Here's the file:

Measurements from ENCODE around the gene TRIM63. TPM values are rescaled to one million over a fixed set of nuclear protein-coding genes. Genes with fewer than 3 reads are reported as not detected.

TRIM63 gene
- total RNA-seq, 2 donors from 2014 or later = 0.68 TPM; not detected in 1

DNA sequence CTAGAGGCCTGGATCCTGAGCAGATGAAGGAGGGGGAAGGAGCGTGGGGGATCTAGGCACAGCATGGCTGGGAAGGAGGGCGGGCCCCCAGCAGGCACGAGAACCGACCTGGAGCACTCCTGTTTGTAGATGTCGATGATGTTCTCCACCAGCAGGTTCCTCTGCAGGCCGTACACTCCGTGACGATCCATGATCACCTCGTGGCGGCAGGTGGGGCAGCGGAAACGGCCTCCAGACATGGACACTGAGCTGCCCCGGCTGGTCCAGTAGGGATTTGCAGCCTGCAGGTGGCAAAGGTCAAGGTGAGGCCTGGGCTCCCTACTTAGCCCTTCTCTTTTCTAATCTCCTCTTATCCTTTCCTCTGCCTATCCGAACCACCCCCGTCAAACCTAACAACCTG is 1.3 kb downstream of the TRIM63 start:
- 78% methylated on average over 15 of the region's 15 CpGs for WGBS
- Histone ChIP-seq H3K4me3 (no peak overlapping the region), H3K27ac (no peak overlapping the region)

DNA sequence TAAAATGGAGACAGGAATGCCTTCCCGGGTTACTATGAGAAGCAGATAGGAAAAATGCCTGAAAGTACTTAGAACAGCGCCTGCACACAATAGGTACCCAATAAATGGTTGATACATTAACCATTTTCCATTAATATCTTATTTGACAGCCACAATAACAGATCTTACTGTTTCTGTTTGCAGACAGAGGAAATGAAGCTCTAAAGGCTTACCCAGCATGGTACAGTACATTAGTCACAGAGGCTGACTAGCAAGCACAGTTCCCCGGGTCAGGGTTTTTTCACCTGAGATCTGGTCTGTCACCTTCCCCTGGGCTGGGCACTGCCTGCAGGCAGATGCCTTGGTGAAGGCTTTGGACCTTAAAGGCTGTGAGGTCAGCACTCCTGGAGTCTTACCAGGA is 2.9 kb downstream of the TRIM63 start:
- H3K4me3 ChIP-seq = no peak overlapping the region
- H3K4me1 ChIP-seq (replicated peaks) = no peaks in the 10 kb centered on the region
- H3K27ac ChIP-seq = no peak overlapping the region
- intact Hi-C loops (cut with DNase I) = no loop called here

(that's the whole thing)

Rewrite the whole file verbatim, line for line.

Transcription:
Measurements from ENCODE around the gene TRIM63. TPM values are rescaled to one million over a fixed set of nuclear protein-coding genes. Genes with fewer than 3 reads are reported as not detected.

TRIM63 gene
- total RNA-seq, 2 donors from 2014 or later = 0.68 TPM; not detected in 1

DNA sequence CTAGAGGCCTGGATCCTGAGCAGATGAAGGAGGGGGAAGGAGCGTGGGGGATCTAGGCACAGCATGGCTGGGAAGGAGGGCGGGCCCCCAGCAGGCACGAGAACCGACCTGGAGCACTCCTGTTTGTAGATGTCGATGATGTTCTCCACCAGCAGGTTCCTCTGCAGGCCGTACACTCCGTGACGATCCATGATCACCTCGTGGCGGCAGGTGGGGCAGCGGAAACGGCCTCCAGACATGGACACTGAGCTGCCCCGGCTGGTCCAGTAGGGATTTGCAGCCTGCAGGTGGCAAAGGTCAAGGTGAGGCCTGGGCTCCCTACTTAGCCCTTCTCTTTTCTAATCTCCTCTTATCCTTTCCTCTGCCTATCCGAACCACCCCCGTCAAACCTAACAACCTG is 1.3 kb downstream of the TRIM63 start:
- 78% methylated on average over 15 of the region's 15 CpGs for WGBS
- Histone ChIP-seq H3K4me3 (no peak overlapping the region), H3K27ac (no peak overlapping the region)

DNA sequence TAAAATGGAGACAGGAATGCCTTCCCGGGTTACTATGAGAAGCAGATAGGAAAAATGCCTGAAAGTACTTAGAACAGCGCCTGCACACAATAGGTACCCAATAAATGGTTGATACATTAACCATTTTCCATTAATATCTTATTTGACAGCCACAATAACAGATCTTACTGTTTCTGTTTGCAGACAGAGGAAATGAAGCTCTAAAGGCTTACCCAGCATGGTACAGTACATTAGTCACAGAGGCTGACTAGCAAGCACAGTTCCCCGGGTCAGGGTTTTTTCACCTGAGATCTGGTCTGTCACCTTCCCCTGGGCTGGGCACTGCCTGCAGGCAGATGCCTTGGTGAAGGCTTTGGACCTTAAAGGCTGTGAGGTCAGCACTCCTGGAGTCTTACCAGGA is 2.9 kb downstream of the TRIM63 start:
- H3K4me3 ChIP-seq = no peak overlapping the region
- H3K4me1 ChIP-seq (replicated peaks) = no peaks in the 10 kb centered on the region
- H3K27ac ChIP-seq = no peak overlapping the region
- intact Hi-C loops (cut with DNase I) = no loop called here